A Second Helping of Murder and Recipes: A Hot Dish Heaven Mystery Paperback By Jeanne Cooney (B.A.S. ’83, M.P.A. ’04) North Star Press of St. Cloud, 2014
In this sequel to Cooney’s popular Hot Dish Heaven, reporter Emerald Malloy is back in Minnesota’s Red River Valley to gather more recipes for an encore feature on rural cooking for the Minneapolis newspaper. Margie Johnson, the owner of local café Hot Dish Heaven, surprises her with several exotic offerings, including sauerkraut hot dish. (Man cannot live on tuna noodle hot dish alone, don’t cha know.) But when someone close to Margie is arrested for the murder of a farmhand, Emerald and friends investigate their way through a blizzard, a fish fry, and other obstacles to discover the real killer. The book includes recipes like chicken dumpling hot dish, orange Jell-O salad, and rhubarb meringue pie.
The Sea of Time By P. C. Hodgell (M.A. ’76, Ph.D. ’87) Baen Books, 2014
This is Hodgell’s fourth novel in the Chronicles of Kencyrath series, which follows the adventures of Jame, a high-born outcast who now finds herself a second-year cadet in the large and mighty army of the Southern Host of the Kencyrath. Jame is drawn to the various goings on in turbulent, mysterious Kothifir, ruled by an obscenely obese god-king and peopled with the members of its colorful, dueling guilds. But Kothifir’s gods have lost their power and its proud towers are falling. What curse out of the past has struck it? Jame must search the past to try to stop the destruction—without undoing time itself.
Leaving Ashwood By Cynthia Kraack (M.A. ’88) North Star Press of St. Cloud, 2014
The final book in Kraack’s dystopian Ashwood trilogy, Leaving Ashwood explores a world ruled by mega-multinational corporations. Kraack’s thoroughly Midwestern protagonist, Anne Hartford, has built a significant agribusiness out of the ruins of an early 21st century global depression. But this bleak new world places tight constraints on its citizens. Can one resilient businesswoman battle mind-controlling research, invasive technology, and a government that makes Big Brother look like Mister Rogers?
Lake of Tears: A Claire Watkins Mystery By Mary Logue (B.A. ’75) Tyrus Books, 2014
Deputy Sheriff Claire Watkins has had an uneventful summer in Fort St. Antoine, Wisconsin, and is about to send her daughter Meg off to college. When Claire walks down to Lake Pepin to watch the Burning Boat—a large replica of a Norwegian longboat burned at the autumnal equinox—she has no idea that the bones of a young woman will be found in the ashes the next day. And not just any woman, but the former girlfriend of Claire’s new deputy, a vet just returned from Afghanistan who is dating Meg. Desperate to identify the murderer, Claire must first understand what happened in the mountains of Afghanistan that left one man wounded, one man killed, and one man disturbed.
By the Waters of Minnetonka By Eric Dregni (M.A. ’03, M.F.A. ’07) University of Minnesota Press, 2014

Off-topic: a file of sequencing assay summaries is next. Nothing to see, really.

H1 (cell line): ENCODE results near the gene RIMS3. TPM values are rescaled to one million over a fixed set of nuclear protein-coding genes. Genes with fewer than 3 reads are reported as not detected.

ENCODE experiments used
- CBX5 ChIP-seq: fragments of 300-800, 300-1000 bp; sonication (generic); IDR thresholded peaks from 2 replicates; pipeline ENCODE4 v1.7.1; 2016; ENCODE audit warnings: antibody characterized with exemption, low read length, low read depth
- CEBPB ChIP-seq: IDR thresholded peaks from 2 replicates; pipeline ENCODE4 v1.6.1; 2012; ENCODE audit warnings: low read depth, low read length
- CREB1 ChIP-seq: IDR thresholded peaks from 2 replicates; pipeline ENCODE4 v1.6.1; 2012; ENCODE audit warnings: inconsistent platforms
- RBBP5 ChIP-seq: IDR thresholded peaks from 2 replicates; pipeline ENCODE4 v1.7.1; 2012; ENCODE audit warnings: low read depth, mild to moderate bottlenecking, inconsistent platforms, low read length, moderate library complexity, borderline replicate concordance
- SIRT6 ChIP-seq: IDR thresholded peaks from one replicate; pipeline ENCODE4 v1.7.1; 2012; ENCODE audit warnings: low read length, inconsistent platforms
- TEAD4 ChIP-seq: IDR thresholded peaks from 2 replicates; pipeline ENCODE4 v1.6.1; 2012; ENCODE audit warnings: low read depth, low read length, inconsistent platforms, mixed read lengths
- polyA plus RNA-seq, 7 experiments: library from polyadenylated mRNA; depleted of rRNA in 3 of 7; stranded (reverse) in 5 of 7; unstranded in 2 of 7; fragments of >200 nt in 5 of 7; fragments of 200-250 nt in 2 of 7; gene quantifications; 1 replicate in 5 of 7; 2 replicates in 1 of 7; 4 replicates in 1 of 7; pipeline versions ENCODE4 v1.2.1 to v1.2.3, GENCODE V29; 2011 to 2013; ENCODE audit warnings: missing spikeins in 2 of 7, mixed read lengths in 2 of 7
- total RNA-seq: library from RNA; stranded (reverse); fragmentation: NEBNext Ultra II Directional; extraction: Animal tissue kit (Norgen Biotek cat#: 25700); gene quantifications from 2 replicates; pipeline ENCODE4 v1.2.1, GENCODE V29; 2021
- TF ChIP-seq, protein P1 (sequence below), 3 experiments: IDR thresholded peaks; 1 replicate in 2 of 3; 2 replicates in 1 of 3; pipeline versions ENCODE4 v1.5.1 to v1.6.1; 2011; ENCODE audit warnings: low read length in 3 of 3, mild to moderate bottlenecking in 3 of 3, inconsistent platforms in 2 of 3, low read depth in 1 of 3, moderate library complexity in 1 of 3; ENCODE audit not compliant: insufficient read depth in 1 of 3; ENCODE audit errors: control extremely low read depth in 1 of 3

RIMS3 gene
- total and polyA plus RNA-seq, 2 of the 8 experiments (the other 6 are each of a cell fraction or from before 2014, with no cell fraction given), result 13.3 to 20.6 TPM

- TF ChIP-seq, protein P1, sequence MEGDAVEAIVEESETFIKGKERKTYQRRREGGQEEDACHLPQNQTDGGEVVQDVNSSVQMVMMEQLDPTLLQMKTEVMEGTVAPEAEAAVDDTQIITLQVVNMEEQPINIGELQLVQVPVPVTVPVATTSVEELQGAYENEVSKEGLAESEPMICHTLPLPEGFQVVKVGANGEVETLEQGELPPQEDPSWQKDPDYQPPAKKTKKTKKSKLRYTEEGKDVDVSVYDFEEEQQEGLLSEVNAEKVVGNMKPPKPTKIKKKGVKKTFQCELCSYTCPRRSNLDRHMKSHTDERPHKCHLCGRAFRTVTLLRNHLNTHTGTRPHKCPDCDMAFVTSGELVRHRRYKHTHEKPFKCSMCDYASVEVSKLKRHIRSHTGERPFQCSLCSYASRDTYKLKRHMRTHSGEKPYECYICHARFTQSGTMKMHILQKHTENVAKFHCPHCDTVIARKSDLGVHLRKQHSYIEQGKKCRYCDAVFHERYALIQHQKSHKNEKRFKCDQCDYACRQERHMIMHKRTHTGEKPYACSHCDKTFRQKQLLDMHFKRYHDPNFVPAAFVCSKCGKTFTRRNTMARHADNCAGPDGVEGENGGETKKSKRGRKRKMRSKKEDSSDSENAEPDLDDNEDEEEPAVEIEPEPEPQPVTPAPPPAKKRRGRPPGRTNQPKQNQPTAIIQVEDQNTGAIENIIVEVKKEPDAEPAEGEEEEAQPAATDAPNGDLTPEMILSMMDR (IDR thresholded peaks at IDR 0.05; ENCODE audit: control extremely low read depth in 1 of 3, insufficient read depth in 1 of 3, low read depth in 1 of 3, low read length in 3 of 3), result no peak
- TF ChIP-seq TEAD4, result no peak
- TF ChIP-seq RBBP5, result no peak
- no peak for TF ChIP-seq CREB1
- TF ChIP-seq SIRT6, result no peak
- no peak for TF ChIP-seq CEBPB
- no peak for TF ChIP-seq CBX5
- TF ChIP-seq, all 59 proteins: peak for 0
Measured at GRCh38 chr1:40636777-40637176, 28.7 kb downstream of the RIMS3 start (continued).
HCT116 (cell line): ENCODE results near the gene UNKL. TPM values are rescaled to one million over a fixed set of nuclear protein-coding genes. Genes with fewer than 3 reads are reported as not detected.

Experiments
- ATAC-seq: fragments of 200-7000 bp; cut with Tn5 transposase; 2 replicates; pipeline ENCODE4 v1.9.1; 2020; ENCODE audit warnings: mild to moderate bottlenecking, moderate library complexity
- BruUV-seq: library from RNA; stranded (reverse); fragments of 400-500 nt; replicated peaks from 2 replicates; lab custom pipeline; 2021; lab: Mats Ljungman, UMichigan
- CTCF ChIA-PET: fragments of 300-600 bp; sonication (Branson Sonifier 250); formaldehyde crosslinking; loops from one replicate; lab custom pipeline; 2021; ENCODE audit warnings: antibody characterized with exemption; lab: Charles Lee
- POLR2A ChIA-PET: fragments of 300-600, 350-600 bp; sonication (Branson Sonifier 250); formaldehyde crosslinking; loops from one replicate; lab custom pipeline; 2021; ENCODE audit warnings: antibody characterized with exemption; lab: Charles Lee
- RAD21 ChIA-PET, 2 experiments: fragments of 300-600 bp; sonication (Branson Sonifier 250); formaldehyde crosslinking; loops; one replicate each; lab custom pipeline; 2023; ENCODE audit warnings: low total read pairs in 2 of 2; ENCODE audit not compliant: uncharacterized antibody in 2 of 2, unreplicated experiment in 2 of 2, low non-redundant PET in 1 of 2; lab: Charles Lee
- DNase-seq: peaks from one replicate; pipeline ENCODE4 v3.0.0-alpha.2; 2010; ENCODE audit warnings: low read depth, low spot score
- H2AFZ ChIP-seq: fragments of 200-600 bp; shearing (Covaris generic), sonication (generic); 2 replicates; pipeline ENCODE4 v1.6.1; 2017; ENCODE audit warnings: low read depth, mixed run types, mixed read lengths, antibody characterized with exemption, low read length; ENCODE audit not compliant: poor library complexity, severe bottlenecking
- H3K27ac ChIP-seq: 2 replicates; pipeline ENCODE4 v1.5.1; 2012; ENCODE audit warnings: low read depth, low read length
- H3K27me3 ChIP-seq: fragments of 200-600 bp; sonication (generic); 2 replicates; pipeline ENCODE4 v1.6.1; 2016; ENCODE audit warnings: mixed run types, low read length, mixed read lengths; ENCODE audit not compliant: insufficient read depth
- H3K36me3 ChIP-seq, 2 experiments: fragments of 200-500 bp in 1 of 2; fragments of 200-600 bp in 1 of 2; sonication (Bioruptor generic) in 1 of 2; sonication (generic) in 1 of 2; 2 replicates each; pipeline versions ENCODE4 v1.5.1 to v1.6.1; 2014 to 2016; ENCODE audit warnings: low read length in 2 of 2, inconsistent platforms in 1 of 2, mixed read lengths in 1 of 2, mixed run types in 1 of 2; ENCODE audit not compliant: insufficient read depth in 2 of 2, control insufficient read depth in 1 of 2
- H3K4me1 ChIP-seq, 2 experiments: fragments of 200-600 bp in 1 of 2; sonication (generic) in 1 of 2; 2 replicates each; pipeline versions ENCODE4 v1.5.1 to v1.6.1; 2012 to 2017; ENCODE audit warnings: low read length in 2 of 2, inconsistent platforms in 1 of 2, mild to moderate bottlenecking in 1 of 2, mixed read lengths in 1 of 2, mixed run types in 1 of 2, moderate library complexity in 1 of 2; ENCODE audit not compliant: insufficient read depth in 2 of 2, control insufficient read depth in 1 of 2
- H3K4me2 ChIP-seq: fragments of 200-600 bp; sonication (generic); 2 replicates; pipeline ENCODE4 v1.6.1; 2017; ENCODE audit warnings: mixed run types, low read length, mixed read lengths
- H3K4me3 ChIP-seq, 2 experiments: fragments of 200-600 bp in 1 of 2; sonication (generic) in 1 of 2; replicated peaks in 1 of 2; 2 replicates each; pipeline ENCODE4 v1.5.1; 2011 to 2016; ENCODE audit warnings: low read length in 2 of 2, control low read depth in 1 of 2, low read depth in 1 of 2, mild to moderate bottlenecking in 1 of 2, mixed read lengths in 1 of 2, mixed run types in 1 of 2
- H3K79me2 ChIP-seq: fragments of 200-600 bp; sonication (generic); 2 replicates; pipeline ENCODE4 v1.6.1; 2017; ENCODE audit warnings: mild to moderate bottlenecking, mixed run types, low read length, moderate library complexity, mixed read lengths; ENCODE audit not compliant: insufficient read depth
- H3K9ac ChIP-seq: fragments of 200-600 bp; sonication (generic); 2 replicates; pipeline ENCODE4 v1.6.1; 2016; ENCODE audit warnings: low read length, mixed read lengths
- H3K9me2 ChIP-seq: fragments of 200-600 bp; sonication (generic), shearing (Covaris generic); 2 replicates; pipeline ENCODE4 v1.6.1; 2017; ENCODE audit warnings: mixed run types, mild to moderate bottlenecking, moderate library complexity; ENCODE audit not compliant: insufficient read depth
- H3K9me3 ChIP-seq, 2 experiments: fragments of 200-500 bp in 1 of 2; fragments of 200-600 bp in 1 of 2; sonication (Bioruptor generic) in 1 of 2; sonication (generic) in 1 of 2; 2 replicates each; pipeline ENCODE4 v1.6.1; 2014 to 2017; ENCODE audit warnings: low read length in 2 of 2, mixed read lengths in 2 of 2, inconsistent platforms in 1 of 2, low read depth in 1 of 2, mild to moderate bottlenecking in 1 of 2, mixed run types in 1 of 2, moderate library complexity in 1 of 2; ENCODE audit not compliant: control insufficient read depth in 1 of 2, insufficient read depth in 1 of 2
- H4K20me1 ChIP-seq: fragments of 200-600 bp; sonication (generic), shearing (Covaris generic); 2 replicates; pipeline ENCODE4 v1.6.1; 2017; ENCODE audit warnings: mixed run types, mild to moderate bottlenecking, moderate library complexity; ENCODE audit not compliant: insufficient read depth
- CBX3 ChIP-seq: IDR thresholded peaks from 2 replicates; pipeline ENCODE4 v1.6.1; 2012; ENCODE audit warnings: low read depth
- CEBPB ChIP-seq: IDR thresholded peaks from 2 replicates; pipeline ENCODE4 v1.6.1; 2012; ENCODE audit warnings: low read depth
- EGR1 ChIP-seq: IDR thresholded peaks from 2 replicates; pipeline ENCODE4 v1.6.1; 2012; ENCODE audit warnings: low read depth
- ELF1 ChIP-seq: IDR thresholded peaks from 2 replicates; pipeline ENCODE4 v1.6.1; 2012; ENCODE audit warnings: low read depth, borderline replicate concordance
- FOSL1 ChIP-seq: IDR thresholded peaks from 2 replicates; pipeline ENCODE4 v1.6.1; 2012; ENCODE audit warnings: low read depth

Lake Minnetonka is known for its natural beauty and the prominent, wealthy visitors it has attracted to its shores. But Dregni uncovers surprising facts about the lake and those who have lived there, from the original Dakota inhabitants to present-day McMansion dwellers. He relates, and sometimes pokes fun at, the shameful, glamorous, and outrageous moments that have defined the lake, for example, how slaves were brought to Wayzata illegally during the ginseng craze of the 1860s to harvest the plant’s roots. This and other anecdotes shed light on elements of the lake’s history that have been forgotten or glossed over.
The Unsubstantial Air: American Flyers in the First World War By Samuel Hynes (B.A. ’47) Farrar, Straus and Giroux, 2014
Samuel Hynes, a Marine pilot in World War II who became an accomplished literary scholar and professor emeritus at Princeton (and a consultant on Ken Burns’s TV miniseries The War), mined the letters and diaries of young American men who went to Europe to fly in the First World War. The words of these young men, who came from the flying clubs of the Ivy Leagues and the grass airfields of the American West, give The Unsubstantial Air a gripping, you-are-there quality. Hynes captures the confusion and uncertainty of America’s nascent flight program and the chaotic adrenaline rush of combat in the air.
The Tale of the Dueling Neurosurgeons: The History of the Human Brain as Revealed by True Stories of Trauma, Madness, and Recovery Sam Kean (B.A. ’02) Little, Brown and Company, 2014
Kean’s strange-but-true stories of neurological curiosities—phantom limbs, Siamese twin brains, viruses that eat patients’ memories, blind people who see through their tongues—reveal the secret inner workings of the brain. With his witty prose and knack for explaining, Kean weaves these narratives together to create a story of discovery that reaches back to the 1500s and the high-profile jousting accident that inspired this book’s title.
The Keillor Reader By Garrison Keillor (B.A. ’66) Viking Adult, 2014
This single volume brings together the full range of Keillor’s work: monologues from A Prairie Home Companion, stories from the New Yorker and The Atlantic, excerpts from novels, and newspaper columns. The Keillor Reader also presents pieces never before published, including the essays “Cheerfulness” and “What We Have Learned So Far.”